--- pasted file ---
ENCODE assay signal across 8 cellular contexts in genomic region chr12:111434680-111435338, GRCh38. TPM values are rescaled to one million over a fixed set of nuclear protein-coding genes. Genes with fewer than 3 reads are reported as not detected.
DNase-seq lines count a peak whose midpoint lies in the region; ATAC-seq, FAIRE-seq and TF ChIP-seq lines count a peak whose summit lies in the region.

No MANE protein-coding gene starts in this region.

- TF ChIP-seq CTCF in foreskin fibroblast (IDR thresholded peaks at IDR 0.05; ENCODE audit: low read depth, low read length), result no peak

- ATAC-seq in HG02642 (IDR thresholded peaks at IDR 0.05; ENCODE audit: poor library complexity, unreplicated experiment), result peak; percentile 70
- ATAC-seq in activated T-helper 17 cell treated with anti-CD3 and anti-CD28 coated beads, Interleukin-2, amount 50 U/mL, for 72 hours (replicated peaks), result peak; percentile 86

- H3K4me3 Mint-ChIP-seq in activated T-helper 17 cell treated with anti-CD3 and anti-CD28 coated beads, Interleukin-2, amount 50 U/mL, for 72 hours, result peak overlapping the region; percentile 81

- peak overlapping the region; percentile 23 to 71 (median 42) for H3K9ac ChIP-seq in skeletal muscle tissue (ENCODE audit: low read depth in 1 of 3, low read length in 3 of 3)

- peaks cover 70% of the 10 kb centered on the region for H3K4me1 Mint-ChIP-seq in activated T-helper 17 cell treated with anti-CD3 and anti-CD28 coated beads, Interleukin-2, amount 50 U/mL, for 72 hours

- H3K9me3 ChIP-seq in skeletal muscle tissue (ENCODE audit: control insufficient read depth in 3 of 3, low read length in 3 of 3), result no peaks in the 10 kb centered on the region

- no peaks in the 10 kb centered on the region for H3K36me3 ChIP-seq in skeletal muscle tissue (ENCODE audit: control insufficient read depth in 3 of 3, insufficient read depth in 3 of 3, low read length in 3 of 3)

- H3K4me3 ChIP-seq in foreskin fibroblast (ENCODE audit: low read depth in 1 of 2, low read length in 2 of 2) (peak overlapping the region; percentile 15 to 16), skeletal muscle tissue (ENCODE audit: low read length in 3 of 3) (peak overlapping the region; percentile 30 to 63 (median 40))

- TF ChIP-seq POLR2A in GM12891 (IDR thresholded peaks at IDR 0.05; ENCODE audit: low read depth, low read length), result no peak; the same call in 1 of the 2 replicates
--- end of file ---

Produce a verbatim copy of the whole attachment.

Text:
ENCODE assay signal across 8 cellular contexts in genomic region chr12:111434680-111435338, GRCh38. TPM values are rescaled to one million over a fixed set of nuclear protein-coding genes. Genes with fewer than 3 reads are reported as not detected.
DNase-seq lines count a peak whose midpoint lies in the region; ATAC-seq, FAIRE-seq and TF ChIP-seq lines count a peak whose summit lies in the region.

No MANE protein-coding gene starts in this region.

- TF ChIP-seq CTCF in foreskin fibroblast (IDR thresholded peaks at IDR 0.05; ENCODE audit: low read depth, low read length), result no peak

- ATAC-seq in HG02642 (IDR thresholded peaks at IDR 0.05; ENCODE audit: poor library complexity, unreplicated experiment), result peak; percentile 70
- ATAC-seq in activated T-helper 17 cell treated with anti-CD3 and anti-CD28 coated beads, Interleukin-2, amount 50 U/mL, for 72 hours (replicated peaks), result peak; percentile 86

- H3K4me3 Mint-ChIP-seq in activated T-helper 17 cell treated with anti-CD3 and anti-CD28 coated beads, Interleukin-2, amount 50 U/mL, for 72 hours, result peak overlapping the region; percentile 81

- peak overlapping the region; percentile 23 to 71 (median 42) for H3K9ac ChIP-seq in skeletal muscle tissue (ENCODE audit: low read depth in 1 of 3, low read length in 3 of 3)

- peaks cover 70% of the 10 kb centered on the region for H3K4me1 Mint-ChIP-seq in activated T-helper 17 cell treated with anti-CD3 and anti-CD28 coated beads, Interleukin-2, amount 50 U/mL, for 72 hours

- H3K9me3 ChIP-seq in skeletal muscle tissue (ENCODE audit: control insufficient read depth in 3 of 3, low read length in 3 of 3), result no peaks in the 10 kb centered on the region

- no peaks in the 10 kb centered on the region for H3K36me3 ChIP-seq in skeletal muscle tissue (ENCODE audit: control insufficient read depth in 3 of 3, insufficient read depth in 3 of 3, low read length in 3 of 3)

- H3K4me3 ChIP-seq in foreskin fibroblast (ENCODE audit: low read depth in 1 of 2, low read length in 2 of 2) (peak overlapping the region; percentile 15 to 16), skeletal muscle tissue (ENCODE audit: low read length in 3 of 3) (peak overlapping the region; percentile 30 to 63 (median 40))

- TF ChIP-seq POLR2A in GM12891 (IDR thresholded peaks at IDR 0.05; ENCODE audit: low read depth, low read length), result no peak; the same call in 1 of the 2 replicates